Sunday, November 7, 2010

"All The Leaves are Brown, and the Sky is Gray"

America is about to enter some difficult times.  The recent election of corporate-sponsored Tea Party Republicans will have a deleterious effect on the middle class, the poor, our overall economy, and the quality of life throughout the country.  Will America slide further into the status of a banana republic as Nicholas Kristof posits in today’s Times, or is there a glimmer of hope?

Throughout the last half of the twentieth century, California has been a bellwether for trends in American society, both positive and negative.  The conservative revolution gained traction when Ronald Reagan was elected governor in 1966.  Proposition 13 was enacted in 1978.  It eviscerated California’s education system, and is the model that the conservatives and the current Tea Party crowd is following in their quest to eliminate needed government services.  The Golden State led the effort to promote clean air by enforcing automobile emission standards which were subsequently adopted by several states and the federal government.  And despite the fact that a ballot initiative to legalize recreational use of marijuana recently failed, residents have been able to legally use weed for palliative care for over a decade.  California’s Silicon Valley was the birthplace of our nation’s economic boom before corporations moved most of their semiconductor manufacturing operations offshore.  What starts in California eventually takes root across the nation.

Now, maybe – just maybe – the recent election results in California may indicate how things will play out in the national scene over the next decade.  Democrat Jerry Brown will return to the governor’s office after 28 years despite the $163 million self-funded campaign of his corporatist opponent.  Barbara Boxer’s re-election to the Senate will retain one of the few voices of reason in that otherwise dysfunctional body.  There’s nothing wrong with electing career politicians if they have a proven track record of serving their constituents.  And both houses of the California legislature are in Democratic hands.  (Generally, one-party rule us unhealthy, but when the opposition party is hostile to government, do they really deserve to be in government?)  In this month’s election, Californians also passed a constitutional amendment which removed the unworkable requirement that budgets must be passed with a two-thirds majority, ensuring that a small minority of legislators can’t block progress.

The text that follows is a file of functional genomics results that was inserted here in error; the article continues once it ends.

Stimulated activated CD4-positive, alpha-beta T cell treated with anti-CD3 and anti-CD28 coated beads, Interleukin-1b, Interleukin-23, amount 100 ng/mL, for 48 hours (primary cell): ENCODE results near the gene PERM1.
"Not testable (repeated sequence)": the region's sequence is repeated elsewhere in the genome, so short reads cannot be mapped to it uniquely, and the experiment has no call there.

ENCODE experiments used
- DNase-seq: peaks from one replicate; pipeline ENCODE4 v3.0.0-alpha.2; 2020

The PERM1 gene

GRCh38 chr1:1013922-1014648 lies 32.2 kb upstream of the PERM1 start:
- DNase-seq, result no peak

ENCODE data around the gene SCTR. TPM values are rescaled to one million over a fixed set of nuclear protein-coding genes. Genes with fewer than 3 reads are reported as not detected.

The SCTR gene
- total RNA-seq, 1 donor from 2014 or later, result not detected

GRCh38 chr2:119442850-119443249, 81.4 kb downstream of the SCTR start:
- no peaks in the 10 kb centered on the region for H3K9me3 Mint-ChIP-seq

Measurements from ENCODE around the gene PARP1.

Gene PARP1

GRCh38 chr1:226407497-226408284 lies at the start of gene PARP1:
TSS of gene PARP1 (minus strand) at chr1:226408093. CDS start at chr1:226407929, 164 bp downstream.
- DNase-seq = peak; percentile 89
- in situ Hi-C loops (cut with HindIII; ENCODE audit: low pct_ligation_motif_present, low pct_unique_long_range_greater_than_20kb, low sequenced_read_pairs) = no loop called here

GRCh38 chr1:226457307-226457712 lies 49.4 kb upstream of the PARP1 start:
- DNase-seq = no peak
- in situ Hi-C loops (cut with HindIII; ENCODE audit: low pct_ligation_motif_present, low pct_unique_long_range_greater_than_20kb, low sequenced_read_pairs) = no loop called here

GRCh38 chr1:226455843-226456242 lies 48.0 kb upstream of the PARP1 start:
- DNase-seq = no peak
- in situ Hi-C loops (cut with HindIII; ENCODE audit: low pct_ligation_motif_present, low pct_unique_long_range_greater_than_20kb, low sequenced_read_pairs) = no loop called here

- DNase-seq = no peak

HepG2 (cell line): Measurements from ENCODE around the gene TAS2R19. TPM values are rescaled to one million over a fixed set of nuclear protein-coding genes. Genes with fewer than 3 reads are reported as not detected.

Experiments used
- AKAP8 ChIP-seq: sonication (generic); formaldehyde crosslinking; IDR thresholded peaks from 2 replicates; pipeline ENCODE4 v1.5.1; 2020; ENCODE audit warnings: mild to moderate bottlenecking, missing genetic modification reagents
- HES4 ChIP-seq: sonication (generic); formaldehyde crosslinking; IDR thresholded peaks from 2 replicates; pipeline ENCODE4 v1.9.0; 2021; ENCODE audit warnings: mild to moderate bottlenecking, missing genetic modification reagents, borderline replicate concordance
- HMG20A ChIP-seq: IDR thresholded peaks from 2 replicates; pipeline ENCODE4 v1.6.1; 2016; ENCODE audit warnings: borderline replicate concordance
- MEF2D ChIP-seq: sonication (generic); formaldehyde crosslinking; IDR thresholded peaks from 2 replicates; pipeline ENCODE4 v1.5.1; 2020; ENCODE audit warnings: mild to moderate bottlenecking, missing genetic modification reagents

It is said that California is like a granola bar.  Once you remove the fruits and nuts, all you have left is the flakes.  And there’s still plenty wrong in parts of the Golden State.  Now that his party is in the majority, Southern California representative Darrell Issa will commence a series of witch hunts in the House of Representatives, investigating every Democrat who breathes, and we will be revisiting the folly of the Clinton impeachment as Issa and his fellow birthers divert the president’s attention from the serious business of governing.  Nevertheless, California is on the right track.  Let’s hope that history repeats itself and the country follows California’s lead before the Tea Party drives us off a cliff.

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